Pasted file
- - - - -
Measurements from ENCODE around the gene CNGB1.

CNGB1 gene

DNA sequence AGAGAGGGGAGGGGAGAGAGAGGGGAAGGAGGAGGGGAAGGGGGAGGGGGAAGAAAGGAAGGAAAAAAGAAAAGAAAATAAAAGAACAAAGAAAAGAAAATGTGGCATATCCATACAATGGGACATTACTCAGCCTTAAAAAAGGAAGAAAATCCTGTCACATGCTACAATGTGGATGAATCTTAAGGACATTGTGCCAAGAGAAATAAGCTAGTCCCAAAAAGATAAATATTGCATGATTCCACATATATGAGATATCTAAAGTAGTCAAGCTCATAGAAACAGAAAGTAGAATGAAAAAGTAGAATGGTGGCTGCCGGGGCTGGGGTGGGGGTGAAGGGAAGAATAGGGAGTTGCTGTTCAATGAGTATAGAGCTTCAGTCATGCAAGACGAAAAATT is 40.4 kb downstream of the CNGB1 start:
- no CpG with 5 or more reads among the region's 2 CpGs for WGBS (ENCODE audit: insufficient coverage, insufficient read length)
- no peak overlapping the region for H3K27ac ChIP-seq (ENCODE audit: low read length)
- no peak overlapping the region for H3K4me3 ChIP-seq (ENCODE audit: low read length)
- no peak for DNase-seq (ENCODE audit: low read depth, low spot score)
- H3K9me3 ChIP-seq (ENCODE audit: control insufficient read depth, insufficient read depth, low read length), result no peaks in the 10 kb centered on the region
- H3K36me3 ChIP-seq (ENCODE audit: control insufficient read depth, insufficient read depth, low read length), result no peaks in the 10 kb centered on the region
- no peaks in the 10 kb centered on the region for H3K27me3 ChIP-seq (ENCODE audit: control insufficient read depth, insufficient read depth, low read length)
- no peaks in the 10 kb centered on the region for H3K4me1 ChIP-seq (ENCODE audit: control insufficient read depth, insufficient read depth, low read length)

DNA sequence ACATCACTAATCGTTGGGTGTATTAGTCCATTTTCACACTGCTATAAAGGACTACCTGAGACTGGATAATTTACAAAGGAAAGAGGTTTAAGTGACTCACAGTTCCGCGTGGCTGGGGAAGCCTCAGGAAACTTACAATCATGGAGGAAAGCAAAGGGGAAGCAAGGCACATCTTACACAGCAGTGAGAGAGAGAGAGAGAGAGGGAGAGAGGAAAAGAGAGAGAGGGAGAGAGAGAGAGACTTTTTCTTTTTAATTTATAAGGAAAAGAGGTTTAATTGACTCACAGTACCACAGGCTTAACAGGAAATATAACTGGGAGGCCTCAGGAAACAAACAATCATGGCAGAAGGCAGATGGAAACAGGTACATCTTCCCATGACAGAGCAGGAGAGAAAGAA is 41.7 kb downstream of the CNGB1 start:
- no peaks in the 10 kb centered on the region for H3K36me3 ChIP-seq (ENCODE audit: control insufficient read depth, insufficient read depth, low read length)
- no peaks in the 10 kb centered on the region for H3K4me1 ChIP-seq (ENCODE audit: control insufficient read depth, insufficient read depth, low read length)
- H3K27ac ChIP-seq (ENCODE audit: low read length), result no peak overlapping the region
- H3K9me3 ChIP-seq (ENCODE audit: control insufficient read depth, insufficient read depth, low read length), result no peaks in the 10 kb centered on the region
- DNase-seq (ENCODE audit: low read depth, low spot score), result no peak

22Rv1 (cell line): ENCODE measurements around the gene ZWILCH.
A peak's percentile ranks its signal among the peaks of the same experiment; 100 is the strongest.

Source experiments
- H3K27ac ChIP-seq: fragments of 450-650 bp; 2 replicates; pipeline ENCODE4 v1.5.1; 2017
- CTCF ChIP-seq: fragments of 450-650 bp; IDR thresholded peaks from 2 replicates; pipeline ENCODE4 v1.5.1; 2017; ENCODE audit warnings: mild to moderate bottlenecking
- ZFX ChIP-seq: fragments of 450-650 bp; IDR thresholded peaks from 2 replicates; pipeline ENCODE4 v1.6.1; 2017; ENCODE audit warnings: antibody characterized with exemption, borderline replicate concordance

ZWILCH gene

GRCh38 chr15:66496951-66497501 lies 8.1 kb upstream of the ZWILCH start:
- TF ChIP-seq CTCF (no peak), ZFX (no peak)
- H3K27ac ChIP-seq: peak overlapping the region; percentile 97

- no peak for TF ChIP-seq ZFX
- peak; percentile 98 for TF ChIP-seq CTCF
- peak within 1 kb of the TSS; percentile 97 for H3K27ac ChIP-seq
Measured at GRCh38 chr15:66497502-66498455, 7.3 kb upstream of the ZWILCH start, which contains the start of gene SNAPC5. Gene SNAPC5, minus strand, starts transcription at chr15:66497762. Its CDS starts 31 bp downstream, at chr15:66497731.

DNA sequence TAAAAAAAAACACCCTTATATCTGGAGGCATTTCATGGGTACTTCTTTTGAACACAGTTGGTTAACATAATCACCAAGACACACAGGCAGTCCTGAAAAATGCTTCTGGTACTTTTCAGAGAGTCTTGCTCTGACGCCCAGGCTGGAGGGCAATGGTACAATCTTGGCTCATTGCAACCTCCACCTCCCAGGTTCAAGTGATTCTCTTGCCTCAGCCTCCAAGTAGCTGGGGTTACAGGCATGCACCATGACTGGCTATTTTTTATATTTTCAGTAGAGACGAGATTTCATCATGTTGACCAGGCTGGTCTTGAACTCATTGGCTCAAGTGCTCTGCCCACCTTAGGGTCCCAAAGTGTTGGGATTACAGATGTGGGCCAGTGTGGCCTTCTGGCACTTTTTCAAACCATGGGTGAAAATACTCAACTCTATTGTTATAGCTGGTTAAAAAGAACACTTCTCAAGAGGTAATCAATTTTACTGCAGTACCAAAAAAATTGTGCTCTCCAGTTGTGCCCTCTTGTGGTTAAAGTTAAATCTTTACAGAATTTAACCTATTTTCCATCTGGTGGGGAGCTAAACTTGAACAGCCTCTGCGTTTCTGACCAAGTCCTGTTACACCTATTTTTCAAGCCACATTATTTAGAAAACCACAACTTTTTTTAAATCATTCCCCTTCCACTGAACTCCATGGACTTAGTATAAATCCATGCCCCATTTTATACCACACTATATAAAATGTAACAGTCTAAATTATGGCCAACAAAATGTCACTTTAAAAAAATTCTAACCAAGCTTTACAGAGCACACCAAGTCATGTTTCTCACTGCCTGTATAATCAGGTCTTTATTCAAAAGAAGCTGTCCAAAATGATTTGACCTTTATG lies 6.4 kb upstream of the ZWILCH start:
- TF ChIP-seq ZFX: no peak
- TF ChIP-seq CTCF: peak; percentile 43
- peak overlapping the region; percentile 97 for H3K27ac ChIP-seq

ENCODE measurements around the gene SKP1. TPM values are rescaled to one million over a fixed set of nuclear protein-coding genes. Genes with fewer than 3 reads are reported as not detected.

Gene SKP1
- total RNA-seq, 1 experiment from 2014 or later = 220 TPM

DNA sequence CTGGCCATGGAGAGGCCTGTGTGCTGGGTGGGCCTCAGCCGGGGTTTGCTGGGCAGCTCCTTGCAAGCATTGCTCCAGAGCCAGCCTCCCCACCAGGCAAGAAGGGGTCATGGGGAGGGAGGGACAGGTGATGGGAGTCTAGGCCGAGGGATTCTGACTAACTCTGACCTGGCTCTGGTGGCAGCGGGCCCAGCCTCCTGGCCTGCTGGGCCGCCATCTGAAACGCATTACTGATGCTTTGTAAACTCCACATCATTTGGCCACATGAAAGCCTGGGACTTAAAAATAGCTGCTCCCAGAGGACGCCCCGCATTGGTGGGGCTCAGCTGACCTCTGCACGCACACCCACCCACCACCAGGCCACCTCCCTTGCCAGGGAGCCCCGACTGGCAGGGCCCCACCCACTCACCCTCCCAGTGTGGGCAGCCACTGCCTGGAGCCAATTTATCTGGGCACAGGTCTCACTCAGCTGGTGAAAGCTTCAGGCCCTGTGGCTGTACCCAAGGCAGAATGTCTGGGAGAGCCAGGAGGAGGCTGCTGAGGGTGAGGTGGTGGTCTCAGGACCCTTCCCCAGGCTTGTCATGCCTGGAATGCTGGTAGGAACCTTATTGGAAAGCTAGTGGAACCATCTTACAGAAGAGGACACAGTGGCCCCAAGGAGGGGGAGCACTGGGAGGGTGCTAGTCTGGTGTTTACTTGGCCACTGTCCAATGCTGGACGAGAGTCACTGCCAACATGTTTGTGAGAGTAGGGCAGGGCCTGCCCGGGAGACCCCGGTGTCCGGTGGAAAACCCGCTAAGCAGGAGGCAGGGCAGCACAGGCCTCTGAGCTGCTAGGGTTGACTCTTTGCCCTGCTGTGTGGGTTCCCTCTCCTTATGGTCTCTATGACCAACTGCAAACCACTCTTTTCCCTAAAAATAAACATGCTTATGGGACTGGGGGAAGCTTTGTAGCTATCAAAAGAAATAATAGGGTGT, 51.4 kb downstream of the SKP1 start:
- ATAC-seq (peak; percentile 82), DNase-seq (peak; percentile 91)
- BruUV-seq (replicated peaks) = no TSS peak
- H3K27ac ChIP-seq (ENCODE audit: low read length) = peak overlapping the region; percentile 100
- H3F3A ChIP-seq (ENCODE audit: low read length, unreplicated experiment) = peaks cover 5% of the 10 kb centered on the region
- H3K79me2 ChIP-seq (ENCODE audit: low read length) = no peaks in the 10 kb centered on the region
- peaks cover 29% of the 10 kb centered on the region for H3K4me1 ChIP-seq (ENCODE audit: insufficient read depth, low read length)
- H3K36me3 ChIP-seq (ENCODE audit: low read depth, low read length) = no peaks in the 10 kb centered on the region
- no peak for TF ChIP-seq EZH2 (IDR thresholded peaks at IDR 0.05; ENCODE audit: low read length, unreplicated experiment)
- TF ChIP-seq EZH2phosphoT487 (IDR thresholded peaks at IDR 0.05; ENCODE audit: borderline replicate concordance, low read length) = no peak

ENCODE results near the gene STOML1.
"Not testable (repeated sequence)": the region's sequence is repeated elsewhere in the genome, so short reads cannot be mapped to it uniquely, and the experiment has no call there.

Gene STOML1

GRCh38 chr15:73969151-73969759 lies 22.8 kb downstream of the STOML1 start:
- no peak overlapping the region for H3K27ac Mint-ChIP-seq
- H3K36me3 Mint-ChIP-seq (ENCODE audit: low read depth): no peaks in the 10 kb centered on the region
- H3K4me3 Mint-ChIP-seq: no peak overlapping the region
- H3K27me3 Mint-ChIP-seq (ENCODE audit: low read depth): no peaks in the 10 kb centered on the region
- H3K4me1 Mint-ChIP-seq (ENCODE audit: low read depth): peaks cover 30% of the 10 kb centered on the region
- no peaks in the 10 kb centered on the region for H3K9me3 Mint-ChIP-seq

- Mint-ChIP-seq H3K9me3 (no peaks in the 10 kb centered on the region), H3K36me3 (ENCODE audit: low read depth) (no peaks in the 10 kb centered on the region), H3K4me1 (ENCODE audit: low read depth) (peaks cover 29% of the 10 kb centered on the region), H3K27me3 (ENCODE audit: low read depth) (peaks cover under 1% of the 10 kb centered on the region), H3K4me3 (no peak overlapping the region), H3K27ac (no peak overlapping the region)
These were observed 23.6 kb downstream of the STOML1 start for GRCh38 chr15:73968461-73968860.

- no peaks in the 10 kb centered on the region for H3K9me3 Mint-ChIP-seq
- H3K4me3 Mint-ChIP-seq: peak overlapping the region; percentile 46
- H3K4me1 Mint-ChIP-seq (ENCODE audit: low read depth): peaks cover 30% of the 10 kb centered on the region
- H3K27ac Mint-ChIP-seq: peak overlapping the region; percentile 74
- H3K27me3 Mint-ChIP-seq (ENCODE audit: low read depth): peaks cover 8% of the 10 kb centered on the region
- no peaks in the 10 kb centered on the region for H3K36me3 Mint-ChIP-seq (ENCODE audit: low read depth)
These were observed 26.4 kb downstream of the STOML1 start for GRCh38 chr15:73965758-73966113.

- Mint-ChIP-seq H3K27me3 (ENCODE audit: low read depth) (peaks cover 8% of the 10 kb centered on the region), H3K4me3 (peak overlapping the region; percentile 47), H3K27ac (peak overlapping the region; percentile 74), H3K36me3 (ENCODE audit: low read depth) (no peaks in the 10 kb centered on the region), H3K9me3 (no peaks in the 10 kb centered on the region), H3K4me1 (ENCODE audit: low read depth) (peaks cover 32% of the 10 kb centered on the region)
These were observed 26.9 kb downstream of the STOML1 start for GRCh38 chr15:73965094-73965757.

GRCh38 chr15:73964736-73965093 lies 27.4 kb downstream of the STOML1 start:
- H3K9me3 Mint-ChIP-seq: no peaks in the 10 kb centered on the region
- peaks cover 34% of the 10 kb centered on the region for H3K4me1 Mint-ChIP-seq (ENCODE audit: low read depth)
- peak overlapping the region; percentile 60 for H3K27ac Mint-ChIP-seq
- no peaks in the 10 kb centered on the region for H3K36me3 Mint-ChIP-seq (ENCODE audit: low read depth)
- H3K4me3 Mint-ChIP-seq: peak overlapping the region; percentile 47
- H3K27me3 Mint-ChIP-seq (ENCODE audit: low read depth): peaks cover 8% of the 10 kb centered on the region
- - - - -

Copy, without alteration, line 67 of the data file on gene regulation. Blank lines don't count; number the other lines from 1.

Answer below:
These were observed 26.4 kb downstream of the STOML1 start for GRCh38 chr15:73965758-73966113.